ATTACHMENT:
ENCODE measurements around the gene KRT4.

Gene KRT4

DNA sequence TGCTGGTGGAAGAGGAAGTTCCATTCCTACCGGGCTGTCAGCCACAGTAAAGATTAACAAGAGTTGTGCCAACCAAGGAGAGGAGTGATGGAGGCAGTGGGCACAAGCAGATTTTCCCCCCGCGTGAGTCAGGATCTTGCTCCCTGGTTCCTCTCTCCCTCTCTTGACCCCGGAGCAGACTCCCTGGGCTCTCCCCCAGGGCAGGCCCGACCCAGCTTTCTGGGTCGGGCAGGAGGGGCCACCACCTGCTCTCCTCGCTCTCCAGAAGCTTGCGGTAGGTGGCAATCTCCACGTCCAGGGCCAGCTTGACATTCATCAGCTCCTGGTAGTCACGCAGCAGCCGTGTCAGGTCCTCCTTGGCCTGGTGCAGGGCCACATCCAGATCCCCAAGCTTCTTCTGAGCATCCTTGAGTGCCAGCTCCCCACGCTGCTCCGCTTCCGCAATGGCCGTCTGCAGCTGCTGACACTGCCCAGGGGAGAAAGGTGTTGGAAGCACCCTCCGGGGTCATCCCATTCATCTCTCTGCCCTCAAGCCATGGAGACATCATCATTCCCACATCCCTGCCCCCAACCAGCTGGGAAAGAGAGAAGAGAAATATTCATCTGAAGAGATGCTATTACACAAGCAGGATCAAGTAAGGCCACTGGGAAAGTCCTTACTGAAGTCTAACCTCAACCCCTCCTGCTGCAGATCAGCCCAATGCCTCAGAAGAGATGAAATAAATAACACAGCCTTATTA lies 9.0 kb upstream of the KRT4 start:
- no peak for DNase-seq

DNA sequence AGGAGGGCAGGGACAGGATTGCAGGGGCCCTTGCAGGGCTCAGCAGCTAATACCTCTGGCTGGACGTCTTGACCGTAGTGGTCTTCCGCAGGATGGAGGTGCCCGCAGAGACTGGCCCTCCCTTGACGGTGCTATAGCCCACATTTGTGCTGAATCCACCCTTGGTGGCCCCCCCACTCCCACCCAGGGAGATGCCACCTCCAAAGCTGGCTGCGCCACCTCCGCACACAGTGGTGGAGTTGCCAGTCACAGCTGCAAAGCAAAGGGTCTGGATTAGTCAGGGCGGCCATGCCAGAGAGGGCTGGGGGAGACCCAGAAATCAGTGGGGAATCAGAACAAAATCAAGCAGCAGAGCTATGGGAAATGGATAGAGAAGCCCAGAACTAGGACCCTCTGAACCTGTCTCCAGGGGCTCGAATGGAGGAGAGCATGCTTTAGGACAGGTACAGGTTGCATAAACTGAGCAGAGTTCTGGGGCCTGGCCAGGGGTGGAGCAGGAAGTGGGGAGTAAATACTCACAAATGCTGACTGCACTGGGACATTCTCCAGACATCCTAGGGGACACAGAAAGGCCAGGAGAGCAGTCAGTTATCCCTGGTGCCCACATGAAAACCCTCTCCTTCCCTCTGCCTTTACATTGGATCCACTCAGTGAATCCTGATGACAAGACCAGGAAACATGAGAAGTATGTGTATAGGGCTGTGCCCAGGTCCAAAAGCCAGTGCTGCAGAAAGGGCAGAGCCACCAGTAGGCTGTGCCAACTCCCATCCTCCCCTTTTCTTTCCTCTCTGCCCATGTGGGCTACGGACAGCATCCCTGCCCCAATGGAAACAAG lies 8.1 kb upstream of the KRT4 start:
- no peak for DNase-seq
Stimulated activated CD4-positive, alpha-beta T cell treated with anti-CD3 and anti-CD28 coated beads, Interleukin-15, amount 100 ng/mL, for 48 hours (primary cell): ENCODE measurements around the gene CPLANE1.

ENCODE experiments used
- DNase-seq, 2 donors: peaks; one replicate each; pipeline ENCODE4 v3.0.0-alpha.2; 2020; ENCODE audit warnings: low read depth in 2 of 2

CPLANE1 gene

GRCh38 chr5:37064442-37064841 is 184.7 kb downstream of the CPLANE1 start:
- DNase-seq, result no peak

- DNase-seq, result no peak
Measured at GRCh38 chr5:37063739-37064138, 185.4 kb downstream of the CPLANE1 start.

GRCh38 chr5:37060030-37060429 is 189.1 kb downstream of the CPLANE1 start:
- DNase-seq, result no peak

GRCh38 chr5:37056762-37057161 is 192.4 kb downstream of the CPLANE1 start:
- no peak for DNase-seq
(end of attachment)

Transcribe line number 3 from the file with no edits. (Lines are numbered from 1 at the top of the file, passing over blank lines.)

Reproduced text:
DNA sequence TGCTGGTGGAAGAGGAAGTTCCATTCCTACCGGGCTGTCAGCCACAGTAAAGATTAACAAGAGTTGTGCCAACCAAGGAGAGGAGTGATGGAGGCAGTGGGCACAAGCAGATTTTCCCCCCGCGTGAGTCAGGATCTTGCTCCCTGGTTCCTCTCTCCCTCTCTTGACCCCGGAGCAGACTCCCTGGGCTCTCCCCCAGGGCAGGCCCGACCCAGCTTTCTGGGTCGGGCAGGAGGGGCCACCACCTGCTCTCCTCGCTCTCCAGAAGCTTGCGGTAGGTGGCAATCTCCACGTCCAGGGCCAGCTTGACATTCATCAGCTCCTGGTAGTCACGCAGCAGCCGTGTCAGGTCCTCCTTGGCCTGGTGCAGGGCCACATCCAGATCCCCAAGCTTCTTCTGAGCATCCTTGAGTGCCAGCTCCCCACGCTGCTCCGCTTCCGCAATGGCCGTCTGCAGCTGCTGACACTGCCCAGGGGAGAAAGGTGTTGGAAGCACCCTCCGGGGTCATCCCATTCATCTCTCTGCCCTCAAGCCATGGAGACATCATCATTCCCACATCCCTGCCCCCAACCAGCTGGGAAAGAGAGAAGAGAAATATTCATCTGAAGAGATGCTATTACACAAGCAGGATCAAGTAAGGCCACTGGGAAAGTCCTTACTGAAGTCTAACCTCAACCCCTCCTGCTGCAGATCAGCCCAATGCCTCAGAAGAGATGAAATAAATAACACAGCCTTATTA lies 9.0 kb upstream of the KRT4 start: